The statements would be decided upon by the end of the conference and implemented.

Open communications would continue after the conference.

 

We began the process by defining the vision statement as an understanding of how the participants saw the present and future of the company. The mission statement was defined as how they want to realize that vision, both now and in the future.

 

A list of the company`s principles and values were discussed. These included why the company was started and what was behind its growth (both internally and externally). Each word or phrase was dissected for relevance to the company, the industry and the people in the room. Questions were asked such as: Were these the items that moved people to buy into the company`s industry view? Were they the reasons why the individuals worked for the company? Did they symbolize discomforting ideas for the folks in attendance?

 

Everything was looked at from the perspective of the employee first.

Why did they work for the company? And why did they want to continue to work for it?

 

Those two questions are usually the forgotten elements in most vision and mission statements.

 

The common conception is that vision and mission statements are made for clients and prospects. They are, in fact, secondary to the employee`s buy-in. Vision and mission statements are first and foremost, the fuel that drives the company from the inside out. If you have all the bells and whistles for customers and prospects but it has no relevance for employees, you may as well hang it facing the wall.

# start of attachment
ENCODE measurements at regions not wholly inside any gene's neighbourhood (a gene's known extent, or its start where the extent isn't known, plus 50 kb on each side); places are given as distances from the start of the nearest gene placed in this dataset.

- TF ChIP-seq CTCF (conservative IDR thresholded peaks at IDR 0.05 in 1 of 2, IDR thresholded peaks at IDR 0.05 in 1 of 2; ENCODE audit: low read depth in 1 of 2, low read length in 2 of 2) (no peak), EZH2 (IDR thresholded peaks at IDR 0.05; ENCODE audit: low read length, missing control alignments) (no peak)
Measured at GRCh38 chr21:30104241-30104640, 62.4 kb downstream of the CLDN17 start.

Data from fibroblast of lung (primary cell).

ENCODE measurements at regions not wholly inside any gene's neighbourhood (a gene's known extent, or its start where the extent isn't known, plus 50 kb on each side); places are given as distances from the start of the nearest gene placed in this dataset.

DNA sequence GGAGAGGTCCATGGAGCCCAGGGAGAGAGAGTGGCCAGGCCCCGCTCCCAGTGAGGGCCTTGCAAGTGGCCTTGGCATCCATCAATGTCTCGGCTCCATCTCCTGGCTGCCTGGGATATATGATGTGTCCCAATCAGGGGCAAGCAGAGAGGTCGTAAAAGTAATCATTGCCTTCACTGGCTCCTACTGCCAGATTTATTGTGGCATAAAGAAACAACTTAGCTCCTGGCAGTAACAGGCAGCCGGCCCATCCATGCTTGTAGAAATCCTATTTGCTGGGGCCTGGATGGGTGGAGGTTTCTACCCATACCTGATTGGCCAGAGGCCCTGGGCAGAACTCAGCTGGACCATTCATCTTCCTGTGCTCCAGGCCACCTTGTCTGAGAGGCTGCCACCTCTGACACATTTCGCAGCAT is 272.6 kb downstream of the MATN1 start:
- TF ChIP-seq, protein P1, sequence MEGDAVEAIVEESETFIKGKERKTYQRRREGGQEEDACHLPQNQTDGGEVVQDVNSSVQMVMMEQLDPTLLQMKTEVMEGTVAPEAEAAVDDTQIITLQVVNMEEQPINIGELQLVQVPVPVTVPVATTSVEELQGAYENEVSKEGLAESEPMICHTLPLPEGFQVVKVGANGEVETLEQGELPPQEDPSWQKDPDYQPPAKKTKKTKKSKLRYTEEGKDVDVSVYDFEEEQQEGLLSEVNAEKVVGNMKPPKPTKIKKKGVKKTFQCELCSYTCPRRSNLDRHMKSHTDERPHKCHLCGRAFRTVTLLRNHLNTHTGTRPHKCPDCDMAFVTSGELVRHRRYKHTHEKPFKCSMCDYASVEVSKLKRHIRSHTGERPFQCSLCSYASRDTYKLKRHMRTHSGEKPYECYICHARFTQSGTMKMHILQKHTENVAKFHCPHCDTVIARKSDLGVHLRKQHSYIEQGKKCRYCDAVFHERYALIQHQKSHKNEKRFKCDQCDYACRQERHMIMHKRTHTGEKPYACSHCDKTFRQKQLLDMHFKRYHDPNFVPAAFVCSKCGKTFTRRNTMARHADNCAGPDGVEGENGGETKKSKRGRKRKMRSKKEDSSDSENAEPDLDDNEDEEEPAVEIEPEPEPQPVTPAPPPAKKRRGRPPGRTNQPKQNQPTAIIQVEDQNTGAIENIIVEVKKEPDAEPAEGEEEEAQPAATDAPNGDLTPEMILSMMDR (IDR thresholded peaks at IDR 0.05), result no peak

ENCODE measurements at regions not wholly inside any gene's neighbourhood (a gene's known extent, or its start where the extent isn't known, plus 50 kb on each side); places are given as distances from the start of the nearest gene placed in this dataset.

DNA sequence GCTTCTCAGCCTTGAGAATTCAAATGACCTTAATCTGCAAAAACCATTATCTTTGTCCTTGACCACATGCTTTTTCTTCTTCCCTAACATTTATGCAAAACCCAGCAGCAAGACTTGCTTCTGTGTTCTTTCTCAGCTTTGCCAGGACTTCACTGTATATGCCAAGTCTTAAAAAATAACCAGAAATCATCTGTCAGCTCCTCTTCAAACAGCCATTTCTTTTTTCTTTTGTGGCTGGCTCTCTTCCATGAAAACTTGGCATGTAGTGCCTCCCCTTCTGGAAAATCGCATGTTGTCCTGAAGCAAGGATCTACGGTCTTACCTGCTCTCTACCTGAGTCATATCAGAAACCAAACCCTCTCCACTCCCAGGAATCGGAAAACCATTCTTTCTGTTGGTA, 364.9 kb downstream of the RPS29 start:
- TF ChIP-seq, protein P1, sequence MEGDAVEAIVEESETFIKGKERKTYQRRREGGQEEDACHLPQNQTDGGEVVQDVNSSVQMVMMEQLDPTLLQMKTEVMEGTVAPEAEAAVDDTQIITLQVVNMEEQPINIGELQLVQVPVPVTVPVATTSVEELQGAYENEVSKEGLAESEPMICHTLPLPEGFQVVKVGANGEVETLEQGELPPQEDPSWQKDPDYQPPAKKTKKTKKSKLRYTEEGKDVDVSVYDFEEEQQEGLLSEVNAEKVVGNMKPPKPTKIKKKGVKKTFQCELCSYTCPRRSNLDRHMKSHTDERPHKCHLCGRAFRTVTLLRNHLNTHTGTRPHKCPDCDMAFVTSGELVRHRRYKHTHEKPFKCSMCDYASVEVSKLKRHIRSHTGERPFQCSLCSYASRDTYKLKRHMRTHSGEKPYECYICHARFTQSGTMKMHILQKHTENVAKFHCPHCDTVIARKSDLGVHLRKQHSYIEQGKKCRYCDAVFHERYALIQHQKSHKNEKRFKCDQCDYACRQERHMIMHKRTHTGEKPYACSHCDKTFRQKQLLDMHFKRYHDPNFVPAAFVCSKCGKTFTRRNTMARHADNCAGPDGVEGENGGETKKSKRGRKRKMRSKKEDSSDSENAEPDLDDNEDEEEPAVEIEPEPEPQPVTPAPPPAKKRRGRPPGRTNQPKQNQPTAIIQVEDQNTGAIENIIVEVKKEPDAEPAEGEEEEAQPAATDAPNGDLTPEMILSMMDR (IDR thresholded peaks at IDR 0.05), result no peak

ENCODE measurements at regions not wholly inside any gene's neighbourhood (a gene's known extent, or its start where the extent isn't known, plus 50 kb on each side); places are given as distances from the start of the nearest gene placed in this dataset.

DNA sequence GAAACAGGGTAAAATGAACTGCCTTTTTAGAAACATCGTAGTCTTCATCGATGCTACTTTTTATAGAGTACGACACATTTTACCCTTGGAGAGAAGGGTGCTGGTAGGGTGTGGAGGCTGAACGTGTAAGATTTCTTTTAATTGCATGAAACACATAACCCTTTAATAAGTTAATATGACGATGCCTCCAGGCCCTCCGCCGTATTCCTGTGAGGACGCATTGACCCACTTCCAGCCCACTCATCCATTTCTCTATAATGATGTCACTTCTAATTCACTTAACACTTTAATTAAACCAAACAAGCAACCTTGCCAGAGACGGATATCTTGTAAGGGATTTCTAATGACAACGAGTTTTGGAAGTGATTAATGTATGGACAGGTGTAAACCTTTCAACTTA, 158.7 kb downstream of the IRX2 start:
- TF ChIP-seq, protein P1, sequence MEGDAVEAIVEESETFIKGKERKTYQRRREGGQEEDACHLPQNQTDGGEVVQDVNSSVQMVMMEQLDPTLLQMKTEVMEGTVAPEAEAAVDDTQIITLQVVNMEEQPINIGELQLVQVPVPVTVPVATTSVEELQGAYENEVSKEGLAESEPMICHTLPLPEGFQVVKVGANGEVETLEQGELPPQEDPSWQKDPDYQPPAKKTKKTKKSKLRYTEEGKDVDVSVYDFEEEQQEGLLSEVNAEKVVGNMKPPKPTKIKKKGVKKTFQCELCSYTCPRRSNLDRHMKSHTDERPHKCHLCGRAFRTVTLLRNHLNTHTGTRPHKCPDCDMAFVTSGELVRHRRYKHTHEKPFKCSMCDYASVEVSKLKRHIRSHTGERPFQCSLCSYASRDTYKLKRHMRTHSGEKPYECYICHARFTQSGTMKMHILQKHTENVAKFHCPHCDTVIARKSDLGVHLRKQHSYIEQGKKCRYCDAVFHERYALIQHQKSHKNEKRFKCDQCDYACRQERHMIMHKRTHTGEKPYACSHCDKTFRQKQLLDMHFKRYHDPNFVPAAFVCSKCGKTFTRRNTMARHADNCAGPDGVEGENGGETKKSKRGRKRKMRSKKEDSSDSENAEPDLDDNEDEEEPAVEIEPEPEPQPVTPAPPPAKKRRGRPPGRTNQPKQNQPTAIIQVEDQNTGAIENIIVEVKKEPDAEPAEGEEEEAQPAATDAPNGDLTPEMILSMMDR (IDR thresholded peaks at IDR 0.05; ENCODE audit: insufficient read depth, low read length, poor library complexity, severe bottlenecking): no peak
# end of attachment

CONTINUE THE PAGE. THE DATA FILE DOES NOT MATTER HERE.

We spent time assessing the beliefs and values of each attendee and how they fit into his or her view of the company. We then analyzed the past strengths and weaknesses of the company. After extensive discussion we moved onto evaluating the organization`s current strengths and weaknesses including the most important aspects of the company as seen by the participants.

 

Following the insights involving currents strengths and weaknesses we began defining where the attendees wanted to see the organization go from its current position. By breaking into smaller groups they were able to begin forming their own vision and mission statements by listing each group`s principles and values as vital components of the greater vision and mission of the company.